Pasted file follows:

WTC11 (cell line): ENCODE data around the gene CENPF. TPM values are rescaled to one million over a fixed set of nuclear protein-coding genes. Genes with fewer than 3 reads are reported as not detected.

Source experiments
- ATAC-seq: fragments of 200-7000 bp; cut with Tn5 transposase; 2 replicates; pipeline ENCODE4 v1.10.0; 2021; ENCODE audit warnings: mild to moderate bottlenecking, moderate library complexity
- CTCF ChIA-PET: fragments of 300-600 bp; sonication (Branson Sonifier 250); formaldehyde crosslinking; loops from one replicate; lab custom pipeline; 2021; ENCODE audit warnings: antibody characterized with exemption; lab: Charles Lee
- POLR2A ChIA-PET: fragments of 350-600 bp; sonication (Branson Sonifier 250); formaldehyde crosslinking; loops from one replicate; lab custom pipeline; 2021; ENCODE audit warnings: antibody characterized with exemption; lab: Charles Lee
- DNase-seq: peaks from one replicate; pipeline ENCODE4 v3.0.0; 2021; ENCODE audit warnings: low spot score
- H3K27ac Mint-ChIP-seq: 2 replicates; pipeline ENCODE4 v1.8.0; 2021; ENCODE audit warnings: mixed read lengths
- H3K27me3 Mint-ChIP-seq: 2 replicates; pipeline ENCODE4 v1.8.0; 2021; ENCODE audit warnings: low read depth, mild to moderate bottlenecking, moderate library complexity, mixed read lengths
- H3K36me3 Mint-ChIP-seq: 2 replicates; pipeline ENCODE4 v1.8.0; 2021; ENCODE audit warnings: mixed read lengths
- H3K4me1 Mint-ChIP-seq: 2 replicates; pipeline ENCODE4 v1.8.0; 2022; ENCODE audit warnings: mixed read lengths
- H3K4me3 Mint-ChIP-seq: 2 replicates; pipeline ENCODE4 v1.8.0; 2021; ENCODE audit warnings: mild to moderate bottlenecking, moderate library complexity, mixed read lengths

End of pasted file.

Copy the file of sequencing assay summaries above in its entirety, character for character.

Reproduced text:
WTC11 (cell line): ENCODE data around the gene CENPF. TPM values are rescaled to one million over a fixed set of nuclear protein-coding genes. Genes with fewer than 3 reads are reported as not detected.

Source experiments
- ATAC-seq: fragments of 200-7000 bp; cut with Tn5 transposase; 2 replicates; pipeline ENCODE4 v1.10.0; 2021; ENCODE audit warnings: mild to moderate bottlenecking, moderate library complexity
- CTCF ChIA-PET: fragments of 300-600 bp; sonication (Branson Sonifier 250); formaldehyde crosslinking; loops from one replicate; lab custom pipeline; 2021; ENCODE audit warnings: antibody characterized with exemption; lab: Charles Lee
- POLR2A ChIA-PET: fragments of 350-600 bp; sonication (Branson Sonifier 250); formaldehyde crosslinking; loops from one replicate; lab custom pipeline; 2021; ENCODE audit warnings: antibody characterized with exemption; lab: Charles Lee
- DNase-seq: peaks from one replicate; pipeline ENCODE4 v3.0.0; 2021; ENCODE audit warnings: low spot score
- H3K27ac Mint-ChIP-seq: 2 replicates; pipeline ENCODE4 v1.8.0; 2021; ENCODE audit warnings: mixed read lengths
- H3K27me3 Mint-ChIP-seq: 2 replicates; pipeline ENCODE4 v1.8.0; 2021; ENCODE audit warnings: low read depth, mild to moderate bottlenecking, moderate library complexity, mixed read lengths
- H3K36me3 Mint-ChIP-seq: 2 replicates; pipeline ENCODE4 v1.8.0; 2021; ENCODE audit warnings: mixed read lengths
- H3K4me1 Mint-ChIP-seq: 2 replicates; pipeline ENCODE4 v1.8.0; 2022; ENCODE audit warnings: mixed read lengths
- H3K4me3 Mint-ChIP-seq: 2 replicates; pipeline ENCODE4 v1.8.0; 2021; ENCODE audit warnings: mild to moderate bottlenecking, moderate library complexity, mixed read lengths